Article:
As many middle-aged businesswomen, Mary Craig, the new director of the state Department of Revenue, had experienced all the arguments why women should not be supervisors or have a say in the expending of money.
She was a member of the Fire Commission in Billings a few years ago, for example, when a male member disapprovingly told her that because she was a woman, she had no place on the commission, although she appeared to be harmless.
“HE SAID THE worst thing I could do was put ruffles on their uniforms,” says the 43 year-old top state tax collector.
But she refused to be subdued by such sexist thinking.
She went back to college and studied accounting, graduating from Rocky Mountain College in Billings in 1973.
“I wanted to have a good firm and be accepted by my peers as a good accountant, and I was,” she says.
She attributes her rapid rise to state government’s No. 1 money management position to perseverance and a steadfast desire to shake sexist shackles.
“I believe that if someone really wants to do something—if it’s physically possible—you can do it,” she says. “Society is changing and a lot of people do have the drive to get things.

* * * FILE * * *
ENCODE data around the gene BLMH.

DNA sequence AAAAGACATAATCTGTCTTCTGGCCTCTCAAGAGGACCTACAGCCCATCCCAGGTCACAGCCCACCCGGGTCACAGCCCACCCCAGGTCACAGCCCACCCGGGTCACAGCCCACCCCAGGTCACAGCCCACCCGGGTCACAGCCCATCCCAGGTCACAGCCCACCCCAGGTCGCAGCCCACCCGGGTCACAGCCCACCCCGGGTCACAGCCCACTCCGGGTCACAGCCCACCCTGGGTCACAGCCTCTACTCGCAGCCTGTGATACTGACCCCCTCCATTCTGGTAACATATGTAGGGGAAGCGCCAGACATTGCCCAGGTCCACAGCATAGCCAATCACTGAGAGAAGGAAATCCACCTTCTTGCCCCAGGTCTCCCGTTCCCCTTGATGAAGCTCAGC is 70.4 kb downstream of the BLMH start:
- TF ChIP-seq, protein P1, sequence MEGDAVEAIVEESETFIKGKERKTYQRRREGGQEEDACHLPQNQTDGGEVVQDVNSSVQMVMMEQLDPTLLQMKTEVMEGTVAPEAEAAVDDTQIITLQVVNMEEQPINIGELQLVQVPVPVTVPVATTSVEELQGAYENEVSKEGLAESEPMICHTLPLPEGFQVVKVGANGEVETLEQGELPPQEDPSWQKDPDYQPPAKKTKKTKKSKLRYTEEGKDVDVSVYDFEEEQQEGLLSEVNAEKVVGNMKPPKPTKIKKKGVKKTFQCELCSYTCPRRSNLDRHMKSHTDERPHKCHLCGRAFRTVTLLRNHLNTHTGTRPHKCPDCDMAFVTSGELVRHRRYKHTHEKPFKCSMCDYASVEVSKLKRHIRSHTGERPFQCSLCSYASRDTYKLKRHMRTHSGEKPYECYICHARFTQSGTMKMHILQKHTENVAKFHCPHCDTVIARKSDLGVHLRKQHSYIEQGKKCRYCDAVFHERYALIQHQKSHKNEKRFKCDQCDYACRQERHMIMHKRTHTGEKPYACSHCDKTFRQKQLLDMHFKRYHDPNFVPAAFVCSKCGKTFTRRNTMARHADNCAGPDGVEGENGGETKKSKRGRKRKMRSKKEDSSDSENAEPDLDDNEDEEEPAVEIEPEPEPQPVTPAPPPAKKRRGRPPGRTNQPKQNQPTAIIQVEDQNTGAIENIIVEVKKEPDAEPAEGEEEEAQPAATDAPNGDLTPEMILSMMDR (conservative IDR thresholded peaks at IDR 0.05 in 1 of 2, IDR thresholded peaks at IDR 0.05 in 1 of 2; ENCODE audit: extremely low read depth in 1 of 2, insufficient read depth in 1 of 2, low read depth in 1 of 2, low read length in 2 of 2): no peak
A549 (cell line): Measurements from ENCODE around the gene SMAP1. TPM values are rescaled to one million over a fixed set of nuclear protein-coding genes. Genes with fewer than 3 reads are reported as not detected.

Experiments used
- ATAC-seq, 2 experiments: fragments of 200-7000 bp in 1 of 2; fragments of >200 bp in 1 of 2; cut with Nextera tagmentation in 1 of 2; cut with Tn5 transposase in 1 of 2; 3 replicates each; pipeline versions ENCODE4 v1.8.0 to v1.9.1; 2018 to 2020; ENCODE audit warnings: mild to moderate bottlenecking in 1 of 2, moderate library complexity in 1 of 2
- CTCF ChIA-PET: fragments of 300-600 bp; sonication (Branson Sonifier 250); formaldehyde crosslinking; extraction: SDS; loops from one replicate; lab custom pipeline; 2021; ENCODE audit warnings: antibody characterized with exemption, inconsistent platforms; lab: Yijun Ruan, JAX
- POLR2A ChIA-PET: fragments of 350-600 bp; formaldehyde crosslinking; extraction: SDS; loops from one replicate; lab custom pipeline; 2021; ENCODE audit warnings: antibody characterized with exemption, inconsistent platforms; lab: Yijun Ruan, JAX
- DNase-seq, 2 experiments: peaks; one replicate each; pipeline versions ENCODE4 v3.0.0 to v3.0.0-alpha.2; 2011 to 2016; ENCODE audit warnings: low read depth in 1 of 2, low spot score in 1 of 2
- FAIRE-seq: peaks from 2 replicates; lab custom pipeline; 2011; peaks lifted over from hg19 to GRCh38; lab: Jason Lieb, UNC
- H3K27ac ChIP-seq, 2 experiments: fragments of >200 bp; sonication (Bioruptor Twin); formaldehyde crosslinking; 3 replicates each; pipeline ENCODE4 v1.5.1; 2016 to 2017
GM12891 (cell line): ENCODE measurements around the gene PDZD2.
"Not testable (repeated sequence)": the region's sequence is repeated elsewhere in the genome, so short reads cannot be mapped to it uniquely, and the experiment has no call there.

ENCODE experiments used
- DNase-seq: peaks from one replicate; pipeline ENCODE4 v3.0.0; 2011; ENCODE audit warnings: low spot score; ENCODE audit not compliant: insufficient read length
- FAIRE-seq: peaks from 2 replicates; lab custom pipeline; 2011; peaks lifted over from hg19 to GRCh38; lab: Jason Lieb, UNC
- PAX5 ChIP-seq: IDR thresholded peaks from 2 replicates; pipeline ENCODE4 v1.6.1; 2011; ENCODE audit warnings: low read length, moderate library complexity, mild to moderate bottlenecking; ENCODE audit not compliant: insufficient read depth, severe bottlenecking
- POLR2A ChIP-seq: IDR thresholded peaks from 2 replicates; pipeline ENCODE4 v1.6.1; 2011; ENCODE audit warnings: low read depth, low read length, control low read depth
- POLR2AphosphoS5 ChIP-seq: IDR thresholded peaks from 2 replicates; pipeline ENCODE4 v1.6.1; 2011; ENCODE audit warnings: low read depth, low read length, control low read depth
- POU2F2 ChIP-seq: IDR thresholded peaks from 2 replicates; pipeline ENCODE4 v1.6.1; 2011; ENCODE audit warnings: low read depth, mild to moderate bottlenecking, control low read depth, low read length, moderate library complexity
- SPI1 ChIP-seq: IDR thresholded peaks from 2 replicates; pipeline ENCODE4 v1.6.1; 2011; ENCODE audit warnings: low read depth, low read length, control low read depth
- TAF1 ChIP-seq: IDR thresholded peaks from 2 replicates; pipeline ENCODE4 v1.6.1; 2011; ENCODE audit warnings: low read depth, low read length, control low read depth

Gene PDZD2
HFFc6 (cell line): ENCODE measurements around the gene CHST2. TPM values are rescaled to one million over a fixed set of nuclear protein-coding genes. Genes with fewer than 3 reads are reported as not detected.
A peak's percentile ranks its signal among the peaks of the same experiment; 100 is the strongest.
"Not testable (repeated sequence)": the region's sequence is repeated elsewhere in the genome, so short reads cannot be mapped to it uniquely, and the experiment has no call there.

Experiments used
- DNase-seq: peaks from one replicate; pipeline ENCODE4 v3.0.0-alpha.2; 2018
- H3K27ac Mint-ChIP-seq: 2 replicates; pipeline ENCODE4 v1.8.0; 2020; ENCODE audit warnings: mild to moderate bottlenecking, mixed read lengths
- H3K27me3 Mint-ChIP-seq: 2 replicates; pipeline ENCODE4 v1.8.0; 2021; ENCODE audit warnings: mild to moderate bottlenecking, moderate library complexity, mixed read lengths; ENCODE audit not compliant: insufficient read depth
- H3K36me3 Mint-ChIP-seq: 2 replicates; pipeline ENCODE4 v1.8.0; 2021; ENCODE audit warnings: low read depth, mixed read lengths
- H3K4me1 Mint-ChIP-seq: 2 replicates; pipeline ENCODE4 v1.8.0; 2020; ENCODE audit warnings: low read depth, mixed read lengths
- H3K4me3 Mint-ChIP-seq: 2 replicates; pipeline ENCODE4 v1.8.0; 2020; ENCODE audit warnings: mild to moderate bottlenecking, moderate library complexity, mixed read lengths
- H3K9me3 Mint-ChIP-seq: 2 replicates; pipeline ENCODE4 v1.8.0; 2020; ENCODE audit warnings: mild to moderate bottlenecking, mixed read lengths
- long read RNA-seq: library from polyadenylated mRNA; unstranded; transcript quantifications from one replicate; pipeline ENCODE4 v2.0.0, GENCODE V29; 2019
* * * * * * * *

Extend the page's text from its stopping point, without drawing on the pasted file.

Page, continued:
BUT MRS. CRAIG, Mrs. Haas and Ms. Kindred experienced conservative when women generally were not expected to be capable of balancing the family checkbook—concede that younger women today face few of the challenges of the businesswoman of yesteryear.
“It seems to me the younger men of this generation are much more understanding and more willing to help out so their wives can work,” Ms. Kindred says.
Even in the late 60s and early 70s’ women were grilled habitually by male executives whether they would allow their family life to impose on their career commitments.
Mrs. Feaver, for example, was hired by the firm Price Waterhouse in Washington, D.C. after college graduation, but initially she got little of the encouragement afforded a budding male executive.
WHEN SHE WAS given a physical examination, the tests were adapted only to male anatomies. Her managers speculated the firm might lose clients if she became too prominent in auditing. She was denied promotions when she became pregnant with her first child. She was asked not to enter by the front door of the firm.